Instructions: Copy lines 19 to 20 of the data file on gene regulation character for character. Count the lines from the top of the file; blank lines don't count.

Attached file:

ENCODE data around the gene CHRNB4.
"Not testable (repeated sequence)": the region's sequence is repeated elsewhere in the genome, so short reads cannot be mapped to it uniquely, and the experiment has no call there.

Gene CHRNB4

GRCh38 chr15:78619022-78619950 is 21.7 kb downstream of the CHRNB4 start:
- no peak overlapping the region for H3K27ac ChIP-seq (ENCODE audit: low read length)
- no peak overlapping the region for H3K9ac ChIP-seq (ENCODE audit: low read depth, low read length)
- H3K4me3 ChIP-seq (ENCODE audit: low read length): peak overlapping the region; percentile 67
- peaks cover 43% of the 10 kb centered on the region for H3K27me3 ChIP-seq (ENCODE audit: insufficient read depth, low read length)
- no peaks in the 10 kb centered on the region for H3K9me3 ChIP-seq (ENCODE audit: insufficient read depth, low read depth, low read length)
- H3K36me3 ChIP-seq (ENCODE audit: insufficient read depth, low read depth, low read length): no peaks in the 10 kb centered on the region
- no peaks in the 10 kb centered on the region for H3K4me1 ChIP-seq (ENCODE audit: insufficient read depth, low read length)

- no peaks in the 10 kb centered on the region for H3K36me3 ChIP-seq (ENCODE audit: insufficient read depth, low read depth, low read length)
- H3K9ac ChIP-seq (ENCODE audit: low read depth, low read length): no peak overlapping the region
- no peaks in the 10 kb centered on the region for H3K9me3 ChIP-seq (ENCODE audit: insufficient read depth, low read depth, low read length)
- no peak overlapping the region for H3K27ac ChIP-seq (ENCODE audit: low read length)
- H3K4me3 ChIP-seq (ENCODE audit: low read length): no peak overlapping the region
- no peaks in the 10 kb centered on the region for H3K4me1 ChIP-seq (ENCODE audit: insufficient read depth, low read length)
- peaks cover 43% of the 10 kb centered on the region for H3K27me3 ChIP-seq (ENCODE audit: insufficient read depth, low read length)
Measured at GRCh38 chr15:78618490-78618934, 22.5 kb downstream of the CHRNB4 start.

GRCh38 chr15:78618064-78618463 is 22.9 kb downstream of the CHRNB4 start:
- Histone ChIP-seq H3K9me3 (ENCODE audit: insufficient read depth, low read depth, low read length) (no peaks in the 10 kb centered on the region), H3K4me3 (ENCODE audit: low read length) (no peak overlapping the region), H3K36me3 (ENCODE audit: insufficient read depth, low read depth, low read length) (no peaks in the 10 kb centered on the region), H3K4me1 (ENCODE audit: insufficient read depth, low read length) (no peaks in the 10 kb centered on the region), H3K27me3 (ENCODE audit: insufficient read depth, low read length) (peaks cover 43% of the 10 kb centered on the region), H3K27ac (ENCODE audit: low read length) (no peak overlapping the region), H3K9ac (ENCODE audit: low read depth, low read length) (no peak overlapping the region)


Measured at GRCh38 chr15:78618490-78618934, 22.5 kb downstream of the CHRNB4 start.

GRCh38 chr15:78618064-78618463 is 22.9 kb downstream of the CHRNB4 start: